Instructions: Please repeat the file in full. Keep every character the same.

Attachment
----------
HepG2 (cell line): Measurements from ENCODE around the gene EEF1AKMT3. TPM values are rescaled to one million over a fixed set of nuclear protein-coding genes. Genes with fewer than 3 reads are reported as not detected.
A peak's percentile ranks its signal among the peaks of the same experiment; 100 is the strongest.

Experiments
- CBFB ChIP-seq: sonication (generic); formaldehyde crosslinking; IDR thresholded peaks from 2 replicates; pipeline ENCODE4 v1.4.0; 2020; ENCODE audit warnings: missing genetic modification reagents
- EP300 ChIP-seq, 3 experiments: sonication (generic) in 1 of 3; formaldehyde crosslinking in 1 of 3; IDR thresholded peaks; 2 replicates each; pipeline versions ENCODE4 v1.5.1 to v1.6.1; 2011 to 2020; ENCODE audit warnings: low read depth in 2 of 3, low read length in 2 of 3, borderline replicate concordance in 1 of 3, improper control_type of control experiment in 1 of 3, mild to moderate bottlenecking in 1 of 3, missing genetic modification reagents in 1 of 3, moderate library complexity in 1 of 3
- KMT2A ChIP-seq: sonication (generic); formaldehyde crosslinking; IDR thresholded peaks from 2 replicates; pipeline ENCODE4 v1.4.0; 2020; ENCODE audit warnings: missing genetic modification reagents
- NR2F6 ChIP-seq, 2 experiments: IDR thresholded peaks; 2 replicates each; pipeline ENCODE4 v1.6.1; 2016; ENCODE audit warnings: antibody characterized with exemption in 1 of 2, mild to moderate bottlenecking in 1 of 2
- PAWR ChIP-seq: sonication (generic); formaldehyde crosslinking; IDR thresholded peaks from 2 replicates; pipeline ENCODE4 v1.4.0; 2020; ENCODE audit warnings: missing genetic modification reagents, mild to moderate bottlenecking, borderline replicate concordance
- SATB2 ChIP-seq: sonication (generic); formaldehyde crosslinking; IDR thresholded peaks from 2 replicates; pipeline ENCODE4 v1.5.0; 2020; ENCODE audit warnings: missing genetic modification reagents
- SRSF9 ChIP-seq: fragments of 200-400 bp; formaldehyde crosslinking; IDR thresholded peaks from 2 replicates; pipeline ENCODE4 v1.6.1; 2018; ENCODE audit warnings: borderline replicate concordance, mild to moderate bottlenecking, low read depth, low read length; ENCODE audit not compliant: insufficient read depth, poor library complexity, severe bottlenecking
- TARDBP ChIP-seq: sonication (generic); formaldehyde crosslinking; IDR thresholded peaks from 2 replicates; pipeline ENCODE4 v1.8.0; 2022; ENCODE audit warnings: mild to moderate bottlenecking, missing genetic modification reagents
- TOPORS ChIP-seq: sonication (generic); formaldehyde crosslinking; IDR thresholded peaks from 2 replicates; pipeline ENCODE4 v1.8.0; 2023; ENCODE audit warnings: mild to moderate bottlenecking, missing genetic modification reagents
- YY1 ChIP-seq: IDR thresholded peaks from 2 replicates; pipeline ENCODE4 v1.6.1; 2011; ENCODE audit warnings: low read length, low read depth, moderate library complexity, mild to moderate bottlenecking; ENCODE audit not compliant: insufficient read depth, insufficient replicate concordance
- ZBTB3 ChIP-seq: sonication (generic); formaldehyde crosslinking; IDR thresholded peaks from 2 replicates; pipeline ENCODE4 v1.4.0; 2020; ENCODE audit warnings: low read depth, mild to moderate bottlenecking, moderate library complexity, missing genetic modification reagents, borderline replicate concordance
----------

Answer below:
HepG2 (cell line): Measurements from ENCODE around the gene EEF1AKMT3. TPM values are rescaled to one million over a fixed set of nuclear protein-coding genes. Genes with fewer than 3 reads are reported as not detected.
A peak's percentile ranks its signal among the peaks of the same experiment; 100 is the strongest.

Experiments
- CBFB ChIP-seq: sonication (generic); formaldehyde crosslinking; IDR thresholded peaks from 2 replicates; pipeline ENCODE4 v1.4.0; 2020; ENCODE audit warnings: missing genetic modification reagents
- EP300 ChIP-seq, 3 experiments: sonication (generic) in 1 of 3; formaldehyde crosslinking in 1 of 3; IDR thresholded peaks; 2 replicates each; pipeline versions ENCODE4 v1.5.1 to v1.6.1; 2011 to 2020; ENCODE audit warnings: low read depth in 2 of 3, low read length in 2 of 3, borderline replicate concordance in 1 of 3, improper control_type of control experiment in 1 of 3, mild to moderate bottlenecking in 1 of 3, missing genetic modification reagents in 1 of 3, moderate library complexity in 1 of 3
- KMT2A ChIP-seq: sonication (generic); formaldehyde crosslinking; IDR thresholded peaks from 2 replicates; pipeline ENCODE4 v1.4.0; 2020; ENCODE audit warnings: missing genetic modification reagents
- NR2F6 ChIP-seq, 2 experiments: IDR thresholded peaks; 2 replicates each; pipeline ENCODE4 v1.6.1; 2016; ENCODE audit warnings: antibody characterized with exemption in 1 of 2, mild to moderate bottlenecking in 1 of 2
- PAWR ChIP-seq: sonication (generic); formaldehyde crosslinking; IDR thresholded peaks from 2 replicates; pipeline ENCODE4 v1.4.0; 2020; ENCODE audit warnings: missing genetic modification reagents, mild to moderate bottlenecking, borderline replicate concordance
- SATB2 ChIP-seq: sonication (generic); formaldehyde crosslinking; IDR thresholded peaks from 2 replicates; pipeline ENCODE4 v1.5.0; 2020; ENCODE audit warnings: missing genetic modification reagents
- SRSF9 ChIP-seq: fragments of 200-400 bp; formaldehyde crosslinking; IDR thresholded peaks from 2 replicates; pipeline ENCODE4 v1.6.1; 2018; ENCODE audit warnings: borderline replicate concordance, mild to moderate bottlenecking, low read depth, low read length; ENCODE audit not compliant: insufficient read depth, poor library complexity, severe bottlenecking
- TARDBP ChIP-seq: sonication (generic); formaldehyde crosslinking; IDR thresholded peaks from 2 replicates; pipeline ENCODE4 v1.8.0; 2022; ENCODE audit warnings: mild to moderate bottlenecking, missing genetic modification reagents
- TOPORS ChIP-seq: sonication (generic); formaldehyde crosslinking; IDR thresholded peaks from 2 replicates; pipeline ENCODE4 v1.8.0; 2023; ENCODE audit warnings: mild to moderate bottlenecking, missing genetic modification reagents
- YY1 ChIP-seq: IDR thresholded peaks from 2 replicates; pipeline ENCODE4 v1.6.1; 2011; ENCODE audit warnings: low read length, low read depth, moderate library complexity, mild to moderate bottlenecking; ENCODE audit not compliant: insufficient read depth, insufficient replicate concordance
- ZBTB3 ChIP-seq: sonication (generic); formaldehyde crosslinking; IDR thresholded peaks from 2 replicates; pipeline ENCODE4 v1.4.0; 2020; ENCODE audit warnings: low read depth, mild to moderate bottlenecking, moderate library complexity, missing genetic modification reagents, borderline replicate concordance